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Published on BioPortfolio: 2018-05-22T18:49:10-0400
The purpose of this study is to identify changes in brain functioning which are related to reduced frequency and/or intensity of impulsive aggressive actions after treatment of PTSD-relate...
Control processes are classes of brain activity that initiate, coordinate, synchronize, and regulate elemental cognitive functions for the conduct of goal-directed behavior. The proposed r...
The objective of this study is to determine the relations among food insecurity status, obesity, and impulsive food choice patterns and to test the extent to which a mindful eating strateg...
The present study examines whether a computerized cognitive control training as compared to a placebo (fake) training will reduce the frequency of depressive rumination in depressed indivi...
Impaired WM is a central deficit in ADHD. A computerized training program, Cogmed, has been shown to increase WM capacity in children with ADHD. It is not known whether the training improv...
Men are more susceptible to impulsive behavior than women. Epidemiological studies revealed that the impulsive aggressive behavior is affected by genetic factors, and the male-specific Y chromosome pl...
Impulsive decision-making is common in addiction-related disorders, with some research suggesting it plays a causal role in their development. Therefore, reducing impulsive decision-making may prevent...
Cognitive training improves cognitive performance and delays functional impairment, but its effects on dementia are not known. We examined whether three different types of cognitive training lowered t...
Many forms of psychopathology are tied to a heightened tendency to respond impulsively to strong emotions, and this tendency, in turn, is closely tied to problems with cognitive control. The goal of t...
Mild traumatic brain injury (mTBI) is highly prevalent, with an estimated occurrence in the United States of more than 1.3 million per year. While one consequence of mTBI is impulsive aggressive behav...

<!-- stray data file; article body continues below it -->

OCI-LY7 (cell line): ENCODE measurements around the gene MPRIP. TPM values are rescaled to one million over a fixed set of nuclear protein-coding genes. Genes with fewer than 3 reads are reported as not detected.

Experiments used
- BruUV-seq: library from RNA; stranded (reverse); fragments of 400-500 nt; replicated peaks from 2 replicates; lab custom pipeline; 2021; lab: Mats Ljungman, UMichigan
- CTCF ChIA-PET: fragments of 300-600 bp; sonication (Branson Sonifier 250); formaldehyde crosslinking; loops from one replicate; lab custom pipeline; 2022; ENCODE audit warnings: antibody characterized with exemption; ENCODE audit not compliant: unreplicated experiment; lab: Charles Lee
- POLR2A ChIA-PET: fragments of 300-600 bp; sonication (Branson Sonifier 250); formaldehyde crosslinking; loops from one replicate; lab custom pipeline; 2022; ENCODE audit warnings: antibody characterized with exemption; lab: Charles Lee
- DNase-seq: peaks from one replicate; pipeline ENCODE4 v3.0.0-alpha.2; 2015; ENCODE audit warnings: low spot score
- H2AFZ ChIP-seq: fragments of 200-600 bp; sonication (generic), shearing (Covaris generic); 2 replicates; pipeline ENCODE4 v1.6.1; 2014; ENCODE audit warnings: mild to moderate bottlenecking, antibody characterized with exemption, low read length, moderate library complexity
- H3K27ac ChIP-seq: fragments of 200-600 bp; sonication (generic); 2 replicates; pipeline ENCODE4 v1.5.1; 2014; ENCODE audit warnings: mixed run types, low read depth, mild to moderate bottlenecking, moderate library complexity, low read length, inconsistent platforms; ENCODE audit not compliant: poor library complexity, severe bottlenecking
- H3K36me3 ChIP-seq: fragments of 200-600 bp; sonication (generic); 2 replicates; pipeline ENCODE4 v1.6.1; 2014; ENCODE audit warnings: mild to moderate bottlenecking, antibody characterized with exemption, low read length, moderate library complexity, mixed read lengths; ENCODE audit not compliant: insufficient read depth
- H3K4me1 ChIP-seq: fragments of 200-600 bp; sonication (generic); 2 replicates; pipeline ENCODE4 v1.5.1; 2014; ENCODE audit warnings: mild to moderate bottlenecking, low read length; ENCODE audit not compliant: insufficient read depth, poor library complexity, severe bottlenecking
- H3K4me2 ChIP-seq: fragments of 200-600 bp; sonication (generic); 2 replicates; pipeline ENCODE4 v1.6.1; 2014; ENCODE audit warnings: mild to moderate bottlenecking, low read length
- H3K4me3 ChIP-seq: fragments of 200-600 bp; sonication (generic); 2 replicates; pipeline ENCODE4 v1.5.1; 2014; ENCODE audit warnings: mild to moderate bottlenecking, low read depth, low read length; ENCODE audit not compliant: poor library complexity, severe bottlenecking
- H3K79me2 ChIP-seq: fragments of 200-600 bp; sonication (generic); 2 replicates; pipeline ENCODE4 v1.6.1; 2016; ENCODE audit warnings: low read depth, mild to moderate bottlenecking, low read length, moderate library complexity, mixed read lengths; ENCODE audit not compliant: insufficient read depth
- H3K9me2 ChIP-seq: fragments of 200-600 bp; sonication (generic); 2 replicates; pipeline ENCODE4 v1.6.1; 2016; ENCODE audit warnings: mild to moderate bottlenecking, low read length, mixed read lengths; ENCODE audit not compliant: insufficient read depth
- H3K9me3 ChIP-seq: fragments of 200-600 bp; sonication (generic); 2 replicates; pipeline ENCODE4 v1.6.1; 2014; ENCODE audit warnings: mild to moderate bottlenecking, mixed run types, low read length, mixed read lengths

An act performed without delay, reflection, voluntary direction or obvious control in response to a stimulus.
A set of cognitive functions that controls complex, goal-directed thought and behavior. Executive function involves multiple domains, such as CONCEPT FORMATION, goal management, cognitive flexibility, INHIBITION control, and WORKING MEMORY. Impaired executive function is seen in a range of disorders, e.g., SCHIZOPHRENIA; and ADHD.
A direct form of psychotherapy based on the interpretation of situations (cognitive structure of experiences) that determine how an individual feels and behaves. It is based on the premise that cognition, the process of acquiring knowledge and forming beliefs, is a primary determinant of mood and behavior. The therapy uses behavioral and verbal techniques to identify and correct negative thinking that is at the root of the aberrant behavior.
The tendency to devalue an outcome as a function of its temporal delay or probability of achievement. It can be evaluated in a psychological paradigm that involves the choice between receiving a smaller immediate reward or a larger delayed reward, and may be used to provide a measure of impulsive behavior.
A term used in Eastern European research literature on brain and behavior physiology for cortical functions. It refers to the highest level of integrative function of the brain, centered in the CEREBRAL CORTEX, regulating language, thought, and behavior via sensory, motor, and cognitive processes.